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Disney Totally Changed Its Princesses 25 Years Ago Starting with The Little Mermaid — And No One Noticed

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Starting with the Little Mermaid in 1989, Disney changed its princesses from passive to active:

In an interview, Disney songwriter Alan Menken explained the origin of what he calls the "I want" song, a song where the central character (usually one of Disney's princesses) revealed their quest, and what it was they wanted from it, to the audience.

While we can easily think of plenty of examples of those songs now, at the time (when Menken was working on The Little Mermaid's "Part of Your World"), it was an unusual number to add. It quickly, however, became a convention, with songwriters adding one to every soundtrack. And that simple change sparked a significant shift in how those stories unfolded:


Is Someday My Prince Will Come not an I want song? Also Once upon a Dreamseems to run right up to the edge of the concept. No, they're not great, empowering I want anthems, but they seem to be I want songs all the same.

Sans Souci

If you compare those two songs to "Part of Your World" or "Just Around the Riverbend" or "Belle", I think there's a clear difference. The heroines in these three songs actually do something about the thing that they want ("I want, therefore I will"), while the heroines in Snow White and Sleeping Beauty take a markedly passive role in their own fate ("I want, therefore I will lie here like a corpse until it/he shows up").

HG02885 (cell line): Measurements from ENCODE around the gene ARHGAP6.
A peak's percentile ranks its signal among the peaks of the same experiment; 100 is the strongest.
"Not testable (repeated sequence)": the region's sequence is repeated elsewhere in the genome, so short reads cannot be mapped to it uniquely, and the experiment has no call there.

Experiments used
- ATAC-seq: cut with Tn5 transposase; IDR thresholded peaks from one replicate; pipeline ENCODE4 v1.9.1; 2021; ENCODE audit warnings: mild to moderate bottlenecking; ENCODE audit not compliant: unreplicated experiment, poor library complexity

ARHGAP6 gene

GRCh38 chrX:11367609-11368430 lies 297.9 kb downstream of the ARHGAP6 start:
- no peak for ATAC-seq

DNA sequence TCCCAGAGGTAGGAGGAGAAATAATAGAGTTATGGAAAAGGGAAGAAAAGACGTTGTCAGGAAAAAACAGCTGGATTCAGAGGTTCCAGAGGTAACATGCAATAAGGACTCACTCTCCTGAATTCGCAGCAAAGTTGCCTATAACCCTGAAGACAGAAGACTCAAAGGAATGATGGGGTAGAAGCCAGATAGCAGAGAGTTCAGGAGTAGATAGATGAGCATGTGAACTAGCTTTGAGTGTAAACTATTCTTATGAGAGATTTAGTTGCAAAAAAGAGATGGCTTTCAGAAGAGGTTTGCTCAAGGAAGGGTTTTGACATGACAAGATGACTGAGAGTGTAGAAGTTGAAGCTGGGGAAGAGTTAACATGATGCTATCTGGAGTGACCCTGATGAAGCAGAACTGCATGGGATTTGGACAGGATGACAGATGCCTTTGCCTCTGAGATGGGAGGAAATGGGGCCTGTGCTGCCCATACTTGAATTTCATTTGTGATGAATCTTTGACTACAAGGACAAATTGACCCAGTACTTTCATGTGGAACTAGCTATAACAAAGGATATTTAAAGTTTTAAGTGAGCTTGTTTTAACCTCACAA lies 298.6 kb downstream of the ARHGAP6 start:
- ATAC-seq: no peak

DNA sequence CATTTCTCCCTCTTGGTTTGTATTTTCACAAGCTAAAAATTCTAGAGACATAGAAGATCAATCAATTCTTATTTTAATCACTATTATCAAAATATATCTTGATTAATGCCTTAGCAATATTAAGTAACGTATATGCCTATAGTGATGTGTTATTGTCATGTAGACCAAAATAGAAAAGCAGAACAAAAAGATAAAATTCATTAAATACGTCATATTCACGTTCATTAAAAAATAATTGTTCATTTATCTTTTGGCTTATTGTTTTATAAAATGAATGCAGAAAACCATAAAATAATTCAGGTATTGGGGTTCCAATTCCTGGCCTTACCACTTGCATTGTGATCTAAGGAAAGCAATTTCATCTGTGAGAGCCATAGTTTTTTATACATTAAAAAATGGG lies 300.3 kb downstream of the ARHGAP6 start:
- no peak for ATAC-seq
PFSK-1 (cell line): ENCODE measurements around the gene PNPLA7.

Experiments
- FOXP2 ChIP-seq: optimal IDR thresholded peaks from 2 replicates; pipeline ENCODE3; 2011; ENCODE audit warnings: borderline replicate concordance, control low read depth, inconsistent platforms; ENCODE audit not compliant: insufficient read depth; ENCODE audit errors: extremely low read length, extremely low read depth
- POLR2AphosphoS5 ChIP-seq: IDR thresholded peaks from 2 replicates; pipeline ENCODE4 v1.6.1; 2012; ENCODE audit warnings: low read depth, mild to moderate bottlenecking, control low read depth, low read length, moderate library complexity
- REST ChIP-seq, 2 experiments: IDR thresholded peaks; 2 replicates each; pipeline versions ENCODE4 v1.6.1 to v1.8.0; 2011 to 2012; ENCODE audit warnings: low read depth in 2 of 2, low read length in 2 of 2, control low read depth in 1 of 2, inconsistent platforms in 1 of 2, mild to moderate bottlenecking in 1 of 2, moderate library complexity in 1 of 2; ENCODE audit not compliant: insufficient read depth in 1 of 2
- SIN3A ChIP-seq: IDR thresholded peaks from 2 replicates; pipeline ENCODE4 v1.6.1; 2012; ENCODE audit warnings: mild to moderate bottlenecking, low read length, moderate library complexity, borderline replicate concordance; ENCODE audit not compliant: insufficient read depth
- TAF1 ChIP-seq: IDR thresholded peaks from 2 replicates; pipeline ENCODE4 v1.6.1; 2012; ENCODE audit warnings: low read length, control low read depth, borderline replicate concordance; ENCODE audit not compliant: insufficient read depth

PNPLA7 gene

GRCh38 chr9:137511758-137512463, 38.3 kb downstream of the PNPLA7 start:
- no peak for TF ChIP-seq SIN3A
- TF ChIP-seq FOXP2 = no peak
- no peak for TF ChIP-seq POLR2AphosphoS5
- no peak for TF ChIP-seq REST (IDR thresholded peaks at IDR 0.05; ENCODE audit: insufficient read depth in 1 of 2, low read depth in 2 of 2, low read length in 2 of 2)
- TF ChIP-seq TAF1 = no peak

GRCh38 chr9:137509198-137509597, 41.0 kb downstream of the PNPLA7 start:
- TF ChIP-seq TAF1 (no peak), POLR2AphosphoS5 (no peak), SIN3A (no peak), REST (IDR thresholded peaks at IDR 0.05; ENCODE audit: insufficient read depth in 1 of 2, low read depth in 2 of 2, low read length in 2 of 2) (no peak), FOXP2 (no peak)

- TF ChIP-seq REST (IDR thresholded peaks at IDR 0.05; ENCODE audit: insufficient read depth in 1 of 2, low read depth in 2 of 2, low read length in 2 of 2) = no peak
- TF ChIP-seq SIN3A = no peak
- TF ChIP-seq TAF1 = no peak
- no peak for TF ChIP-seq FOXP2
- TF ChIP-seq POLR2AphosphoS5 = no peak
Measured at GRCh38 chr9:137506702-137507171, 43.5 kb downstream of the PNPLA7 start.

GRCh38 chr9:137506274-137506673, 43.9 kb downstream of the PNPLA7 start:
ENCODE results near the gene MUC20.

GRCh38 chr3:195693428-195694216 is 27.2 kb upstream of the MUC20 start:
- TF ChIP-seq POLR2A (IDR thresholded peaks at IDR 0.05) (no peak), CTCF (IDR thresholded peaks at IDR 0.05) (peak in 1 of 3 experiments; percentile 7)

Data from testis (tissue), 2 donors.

. . .

In these earlier films, the heroines "want", but I don't think that sets them on any particular journey (save for perhaps Cinderella, who does arrange things to go to the ball). Snow White wants a Prince, but she doesn't go out looking for him, she just wants to run away from her evil stepmother. Sleeping Beauty wants the hot stud she dreamed about, but it's the curse that gets her the Prince, not her own actions.

Maybe "I Want" is not a label that unquestionably distinguishes one type of song from the others, but these "I Want" songs Menken talks about are so full of active action, I think it successfully represents what he means.

Either way, the concept itself (and the sort of narrative revolution it started) is pretty fascinating.

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